Posts Tagged 'US Congress'

State Department Briefs Congress on International LGBT Rights

August 3, 2011 – State Department officials today briefed the LGBT Equality Caucus in the U.S. Congress on their foreign policy efforts to promote fundamental human rights for LGBT communities globally.  The briefing was organized in response to a Congressional sign-on letter that was sent to Secretary Clinton in June to welcome her “leadership in responding to human rights abuses targeting lesbian, gay, bisexual and transgender (LGBT) individuals around the world.”  The bipartisan letter, signed by 45 members of Congress, called on Secretary Clinton to continue to build on that work, and asked for additional information on steps the State Department has taken to inject LGBT-related human rights concerns into our public and private diplomacy.  The Council for Global Equality moderated the briefing.

The June letter was organized by Congresswoman Tammy Baldwin (D-WI), who helped launch the LGBT Equality Caucus in the last Congress, and it was endorsed both by the Republican Chariman of the Foreign Affairs Committee, Rep. Ileana Ros-Lehtinen (R-FL), and the Ranking Democrat, Howard Berman (D-CA), who have both taken principled positions to promote the fundamental rights of LGBT communities through their foreign affairs leadership.  The letter noted many of the State Department’s actions in support of LGBT rights over the past year, and it called for additional information so that Congress can work with the State Department “to situate this agenda within our country’s broader human rights, public diplomacy and international development priorities.”  See a copy of the Congressional letter here.

In addition to the briefing, the State Department also responded last week with an equally detailed letter to Congress outlining its commitment to LGBT rights and its work in support of fundamental human rights globally.  See the State Department’s response here.

Uganda’s Current Parliamentary Session Closed Without Vote on Anti-Homosexuality Bill

Uganda Parliament

photo: Andrew Regan

May 13, 2011 – After two years of dangerous discussion, the current parliamentary session in Uganda closed today without a vote on the “anti-homosexuality” bill.  The coordinator of the civil society coalition opposing the bill, Adrian Jjuuko, put it this way: “The Ugandan parliament has closed today. . . . Thus the Anti-Homosexuality Bill has to be reintroduced in the new parliament and the whole process to begin all over again.  Thank you all for the efforts and solidarity in fighting this ominous bill. The struggle may have to begin all over again, but for now, the process is over.”

Uganda’s Anti-Homosexuality Bill was introduced in 2009.  It was an affront to the lives and dignity of lesbian, gay, bisexual and transgender (LGBT) Ugandans and a threat to democracy and human rights throughout the country.  Indeed, it was the most extreme attempt by any country anywhere to criminalize same-sex relations and relationships, even imposing the death penalty in certain cases.  It also would have criminalized those who provide assistance to LGBT citizens, including medical professionals, family members, pastors or civil society organizations that support the fundamental rights of the country’s LGBT community.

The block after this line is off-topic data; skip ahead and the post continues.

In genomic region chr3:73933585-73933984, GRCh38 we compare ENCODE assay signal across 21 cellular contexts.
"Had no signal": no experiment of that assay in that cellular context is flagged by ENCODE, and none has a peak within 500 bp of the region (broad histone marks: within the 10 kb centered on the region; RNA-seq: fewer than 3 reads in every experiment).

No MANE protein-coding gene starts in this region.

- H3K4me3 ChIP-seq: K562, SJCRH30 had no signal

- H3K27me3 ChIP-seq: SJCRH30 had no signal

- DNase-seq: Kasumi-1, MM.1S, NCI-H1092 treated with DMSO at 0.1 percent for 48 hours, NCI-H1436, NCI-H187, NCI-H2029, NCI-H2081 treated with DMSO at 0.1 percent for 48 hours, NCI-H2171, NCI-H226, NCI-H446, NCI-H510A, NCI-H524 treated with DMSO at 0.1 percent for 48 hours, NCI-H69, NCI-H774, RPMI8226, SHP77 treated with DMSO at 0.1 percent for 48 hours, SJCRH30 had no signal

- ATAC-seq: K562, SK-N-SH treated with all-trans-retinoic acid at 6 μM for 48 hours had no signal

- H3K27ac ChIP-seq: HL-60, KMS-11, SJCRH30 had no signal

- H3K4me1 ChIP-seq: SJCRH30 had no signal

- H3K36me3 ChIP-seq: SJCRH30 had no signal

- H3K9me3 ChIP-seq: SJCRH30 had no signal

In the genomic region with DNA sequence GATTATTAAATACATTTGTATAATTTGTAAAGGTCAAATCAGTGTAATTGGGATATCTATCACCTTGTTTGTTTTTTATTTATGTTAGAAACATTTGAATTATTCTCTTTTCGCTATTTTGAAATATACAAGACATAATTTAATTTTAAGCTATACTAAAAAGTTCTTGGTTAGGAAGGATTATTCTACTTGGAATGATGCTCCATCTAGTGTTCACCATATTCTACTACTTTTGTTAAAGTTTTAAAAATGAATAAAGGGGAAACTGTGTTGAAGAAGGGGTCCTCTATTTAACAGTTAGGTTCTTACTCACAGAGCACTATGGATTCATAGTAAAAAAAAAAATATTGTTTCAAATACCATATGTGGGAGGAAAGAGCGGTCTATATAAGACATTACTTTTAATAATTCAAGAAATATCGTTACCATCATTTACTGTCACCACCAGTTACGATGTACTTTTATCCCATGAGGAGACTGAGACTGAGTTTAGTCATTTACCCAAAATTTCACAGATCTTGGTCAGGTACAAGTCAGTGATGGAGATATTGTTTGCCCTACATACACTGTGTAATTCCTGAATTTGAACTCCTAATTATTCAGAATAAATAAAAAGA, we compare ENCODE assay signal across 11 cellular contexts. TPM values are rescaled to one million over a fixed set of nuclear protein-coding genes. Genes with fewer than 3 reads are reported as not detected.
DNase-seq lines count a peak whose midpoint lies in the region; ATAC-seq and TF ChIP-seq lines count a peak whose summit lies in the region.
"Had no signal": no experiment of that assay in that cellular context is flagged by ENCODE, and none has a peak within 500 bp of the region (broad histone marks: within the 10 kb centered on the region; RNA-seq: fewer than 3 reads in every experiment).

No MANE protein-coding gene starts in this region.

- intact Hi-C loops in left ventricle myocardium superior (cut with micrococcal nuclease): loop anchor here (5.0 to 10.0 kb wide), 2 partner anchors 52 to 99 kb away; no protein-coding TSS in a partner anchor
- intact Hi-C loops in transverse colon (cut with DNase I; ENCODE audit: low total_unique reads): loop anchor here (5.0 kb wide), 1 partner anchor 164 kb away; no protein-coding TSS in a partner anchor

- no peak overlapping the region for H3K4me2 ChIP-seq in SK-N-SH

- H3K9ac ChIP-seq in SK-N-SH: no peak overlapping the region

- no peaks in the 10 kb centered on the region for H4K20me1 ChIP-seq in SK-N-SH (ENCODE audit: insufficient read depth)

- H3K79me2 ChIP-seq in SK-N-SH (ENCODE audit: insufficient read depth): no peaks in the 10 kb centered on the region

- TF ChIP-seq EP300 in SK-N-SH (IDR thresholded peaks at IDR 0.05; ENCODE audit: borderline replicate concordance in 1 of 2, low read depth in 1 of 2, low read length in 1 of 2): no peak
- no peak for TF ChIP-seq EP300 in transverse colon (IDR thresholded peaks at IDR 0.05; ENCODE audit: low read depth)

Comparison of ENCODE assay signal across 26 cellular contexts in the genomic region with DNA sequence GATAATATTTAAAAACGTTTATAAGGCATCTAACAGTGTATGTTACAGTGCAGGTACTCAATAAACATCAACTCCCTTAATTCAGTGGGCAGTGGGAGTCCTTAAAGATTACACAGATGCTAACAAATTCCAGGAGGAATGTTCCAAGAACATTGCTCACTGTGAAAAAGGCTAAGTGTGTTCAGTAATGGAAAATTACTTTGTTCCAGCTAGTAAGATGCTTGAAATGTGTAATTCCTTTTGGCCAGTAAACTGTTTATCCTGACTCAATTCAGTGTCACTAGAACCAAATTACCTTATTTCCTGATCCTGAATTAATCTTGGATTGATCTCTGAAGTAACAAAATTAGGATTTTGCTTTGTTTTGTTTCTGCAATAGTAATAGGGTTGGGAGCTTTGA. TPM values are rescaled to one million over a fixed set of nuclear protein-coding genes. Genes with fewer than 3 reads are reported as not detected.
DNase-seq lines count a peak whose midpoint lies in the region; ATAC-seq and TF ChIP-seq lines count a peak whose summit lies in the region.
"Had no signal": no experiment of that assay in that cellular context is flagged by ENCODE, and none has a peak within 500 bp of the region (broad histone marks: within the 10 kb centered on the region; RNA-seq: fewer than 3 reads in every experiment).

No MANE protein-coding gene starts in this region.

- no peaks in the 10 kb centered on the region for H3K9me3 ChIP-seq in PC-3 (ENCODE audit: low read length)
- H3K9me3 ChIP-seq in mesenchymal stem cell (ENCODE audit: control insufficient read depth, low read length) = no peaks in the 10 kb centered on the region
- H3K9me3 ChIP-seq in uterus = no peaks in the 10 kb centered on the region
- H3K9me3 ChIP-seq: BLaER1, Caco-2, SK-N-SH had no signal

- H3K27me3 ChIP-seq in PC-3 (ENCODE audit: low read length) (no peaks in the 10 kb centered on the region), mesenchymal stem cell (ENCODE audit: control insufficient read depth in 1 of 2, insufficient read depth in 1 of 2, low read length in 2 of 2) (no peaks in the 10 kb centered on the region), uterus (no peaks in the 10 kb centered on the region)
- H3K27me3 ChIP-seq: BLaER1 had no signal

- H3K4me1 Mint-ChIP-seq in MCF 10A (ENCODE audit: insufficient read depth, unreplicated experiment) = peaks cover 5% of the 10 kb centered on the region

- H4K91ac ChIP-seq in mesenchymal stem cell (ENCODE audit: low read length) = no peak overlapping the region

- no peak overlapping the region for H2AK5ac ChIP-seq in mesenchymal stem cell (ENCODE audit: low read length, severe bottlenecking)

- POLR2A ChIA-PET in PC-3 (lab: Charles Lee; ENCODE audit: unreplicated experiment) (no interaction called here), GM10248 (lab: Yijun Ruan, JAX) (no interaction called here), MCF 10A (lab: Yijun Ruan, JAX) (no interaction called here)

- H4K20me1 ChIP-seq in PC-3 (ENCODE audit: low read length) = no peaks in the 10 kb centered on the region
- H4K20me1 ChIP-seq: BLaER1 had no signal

A broad coalition of human rights leaders in Uganda came together to denounce the bill, insisting that it was a backward-looking attempt to divert attention away from growing civil unrest in the country, and from the alarming violence unleashed by the authorities in recent weeks to suppress peaceful protests.  Uganda’s own Human Rights Commission called the bill unconstitutional and inconsistent with the country’s human rights obligations.

The bill could be introduced in the next parliament, which convenes later this month.  And although never adopted, the debate around it has already created an atmosphere of extreme hostility and led to acts of targeted violence against LGBT citizens.  But for now, the brave civil society leaders who stood up to oppose the bill should take pride in their work to protect human rights for all Ugandans.  We are also grateful for the committed response of U.S. foreign policy leaders in the White House, the State Department and Congress who have engaged in a dialogue with Ugandan authorities for nearly two years to highlight the harms caused by this proposal.

Anti-Homosexuality Bill on hold

May 11, 2011 – Parliament in Uganda adjourned today without voting on the “anti-homosexuality” bill.  The Council understands that the current lame duck parliament may convene again on Friday, May 13, and that the bill could still receive a vote in the final hours of this current parliamentary session.

The Civil Society Coalition on Human Rights and Constitutional law Uganda (CSCHRCL) in Uganda notes that the bill, once believed to have been permanently stalled, “is being used to blind the world to everything else that is going on in Uganda right now.  Alternatively that re-opening the discussion about a backwards looking and harmful proposal is symptomatic of a more general problem of weak governance.”

The Council is grateful for the leadership of the White House, State Department and U.S. Congress in speaking out against this shocking effort, and we trust that the United States will continue to hold President Museveni to his assurance that the bill will not become law.  The State Department outlined recent U.S. government engagement in a statement on Box Turtle Bulletin here.  We appreciate the ongoing commitment of U.S. foreign policy leaders to human rights for all Ugandans, including the country’s LGBT community.

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